Notwithstanding, the figures we get in the Eurobarometer are still below expectations, below hopes, below the necessary limits for a democratic legitimacy of the European Parliament.

But not much has happened in this "campaign" that doesn't really deserve the title.

Yes, we get some nice MTV campaigns and we get Twitter election pages popping up and competing with each other for attention: http://eu09.twitlife.com/ vs. http://www.europatweets.eu/.

We also may participate in Twitter and blog discussions on what hashtag should be used on Twitter for the EP elections: #eu09 vs. #ep09 vs. #eu-elect vs. country specific hashtags.

If you want to know who will win, there is a magic scientific prediction machine and a simple survey summary by European news sources. And yes, you have blog coverage of all of these things.

But this is all piecemeal. It is all without particular relevance, it is without heart and mostly without soul. There is almost no discussions about issues, we have to content ourselves with discussions about discussions about the coverage of something that doesn't happen. We content ourselves with Twitterisation, Blogospherity, Euronewsisation, Googelecting. Nothingness. Beautiful and interesting. But empty. It doesn't say much about what we want.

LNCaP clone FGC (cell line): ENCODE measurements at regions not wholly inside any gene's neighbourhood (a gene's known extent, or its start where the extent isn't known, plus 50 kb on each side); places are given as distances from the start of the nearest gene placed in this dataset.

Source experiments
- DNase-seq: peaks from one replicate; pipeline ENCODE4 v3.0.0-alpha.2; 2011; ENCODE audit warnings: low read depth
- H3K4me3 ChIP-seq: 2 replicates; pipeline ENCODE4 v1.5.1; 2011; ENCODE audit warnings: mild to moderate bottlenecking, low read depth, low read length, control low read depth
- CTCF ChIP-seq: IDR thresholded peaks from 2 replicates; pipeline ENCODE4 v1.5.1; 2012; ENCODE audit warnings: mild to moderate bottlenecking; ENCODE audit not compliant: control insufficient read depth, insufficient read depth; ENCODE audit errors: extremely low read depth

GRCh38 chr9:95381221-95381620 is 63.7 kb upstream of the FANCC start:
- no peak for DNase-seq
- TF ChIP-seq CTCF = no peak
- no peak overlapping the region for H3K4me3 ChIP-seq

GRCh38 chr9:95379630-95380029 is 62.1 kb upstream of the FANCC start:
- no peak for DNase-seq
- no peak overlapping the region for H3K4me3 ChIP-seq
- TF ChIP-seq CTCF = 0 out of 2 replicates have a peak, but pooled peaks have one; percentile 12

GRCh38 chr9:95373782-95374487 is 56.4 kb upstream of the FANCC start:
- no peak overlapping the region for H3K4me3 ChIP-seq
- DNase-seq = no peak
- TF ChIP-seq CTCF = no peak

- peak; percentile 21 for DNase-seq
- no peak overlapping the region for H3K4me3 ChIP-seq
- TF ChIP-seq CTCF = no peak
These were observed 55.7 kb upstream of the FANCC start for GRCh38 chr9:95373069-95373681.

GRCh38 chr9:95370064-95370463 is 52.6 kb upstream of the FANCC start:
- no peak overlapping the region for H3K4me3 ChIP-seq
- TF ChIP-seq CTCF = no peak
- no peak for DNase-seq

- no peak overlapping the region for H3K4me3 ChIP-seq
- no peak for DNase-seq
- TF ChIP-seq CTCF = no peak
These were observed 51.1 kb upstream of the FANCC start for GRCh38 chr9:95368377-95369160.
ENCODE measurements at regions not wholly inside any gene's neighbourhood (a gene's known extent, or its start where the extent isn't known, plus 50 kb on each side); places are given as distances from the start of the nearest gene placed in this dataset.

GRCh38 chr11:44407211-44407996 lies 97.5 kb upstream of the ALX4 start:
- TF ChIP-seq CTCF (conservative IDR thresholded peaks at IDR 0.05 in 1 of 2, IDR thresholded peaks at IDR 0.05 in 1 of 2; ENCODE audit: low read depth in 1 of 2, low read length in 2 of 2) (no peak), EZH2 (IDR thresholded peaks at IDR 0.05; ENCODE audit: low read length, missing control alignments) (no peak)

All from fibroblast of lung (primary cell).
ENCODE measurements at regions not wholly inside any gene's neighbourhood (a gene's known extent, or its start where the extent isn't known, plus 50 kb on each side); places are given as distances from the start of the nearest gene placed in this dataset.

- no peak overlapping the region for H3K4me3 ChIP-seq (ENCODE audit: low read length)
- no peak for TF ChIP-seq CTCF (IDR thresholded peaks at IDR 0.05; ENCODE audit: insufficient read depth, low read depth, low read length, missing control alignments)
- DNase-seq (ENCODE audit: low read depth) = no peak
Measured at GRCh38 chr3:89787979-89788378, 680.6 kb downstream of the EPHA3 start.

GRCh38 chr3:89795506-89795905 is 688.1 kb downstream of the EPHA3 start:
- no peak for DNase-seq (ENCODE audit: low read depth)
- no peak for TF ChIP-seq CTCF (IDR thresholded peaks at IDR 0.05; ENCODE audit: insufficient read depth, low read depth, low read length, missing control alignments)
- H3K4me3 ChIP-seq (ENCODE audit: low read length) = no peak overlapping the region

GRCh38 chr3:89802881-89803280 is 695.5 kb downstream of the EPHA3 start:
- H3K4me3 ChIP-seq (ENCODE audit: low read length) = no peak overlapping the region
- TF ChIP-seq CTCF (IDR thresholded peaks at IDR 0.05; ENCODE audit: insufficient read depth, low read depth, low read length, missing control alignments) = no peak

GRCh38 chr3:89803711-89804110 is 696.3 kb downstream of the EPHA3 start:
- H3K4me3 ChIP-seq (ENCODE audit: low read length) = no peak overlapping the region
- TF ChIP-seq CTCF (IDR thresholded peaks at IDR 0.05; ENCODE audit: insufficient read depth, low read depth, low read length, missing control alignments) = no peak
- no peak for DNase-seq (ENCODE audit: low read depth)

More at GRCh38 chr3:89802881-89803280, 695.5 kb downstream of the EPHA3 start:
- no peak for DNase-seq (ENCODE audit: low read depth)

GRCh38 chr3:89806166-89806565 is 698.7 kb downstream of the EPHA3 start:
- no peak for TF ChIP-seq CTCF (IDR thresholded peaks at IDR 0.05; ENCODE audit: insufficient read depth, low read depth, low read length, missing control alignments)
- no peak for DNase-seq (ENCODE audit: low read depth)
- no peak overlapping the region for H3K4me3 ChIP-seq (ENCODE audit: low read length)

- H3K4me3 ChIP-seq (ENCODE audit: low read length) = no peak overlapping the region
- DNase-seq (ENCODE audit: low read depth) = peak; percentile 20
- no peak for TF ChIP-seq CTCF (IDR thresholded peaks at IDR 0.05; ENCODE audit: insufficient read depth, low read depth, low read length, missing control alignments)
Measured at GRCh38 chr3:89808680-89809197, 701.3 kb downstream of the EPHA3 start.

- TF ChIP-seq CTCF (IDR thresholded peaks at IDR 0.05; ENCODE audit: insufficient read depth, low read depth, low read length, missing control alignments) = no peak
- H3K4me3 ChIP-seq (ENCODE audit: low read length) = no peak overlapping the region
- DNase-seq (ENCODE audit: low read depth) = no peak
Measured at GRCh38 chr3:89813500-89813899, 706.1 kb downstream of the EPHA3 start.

European parties, hear what I want:
  • I want a European Union where I am not asked where I come from but where I am asked where I want to go.
  • I want a European Union where the concept of borders only exist to define spheres of citizen-friendly administration, including clear constituencies for democratically elected bodies.
  • I want a European Union that is transparent, so that I can see from the North of Finland to the South of Portugal, from the doorstep of my house right into the heart of the Council of the European Union.
  • I want a European Union where the town hall secretary of Ireland feels as responsible for the people of her town - nationals, EU citizens, internationals - as she feels responsible for the people living in a Romanian town at the border to Moldova.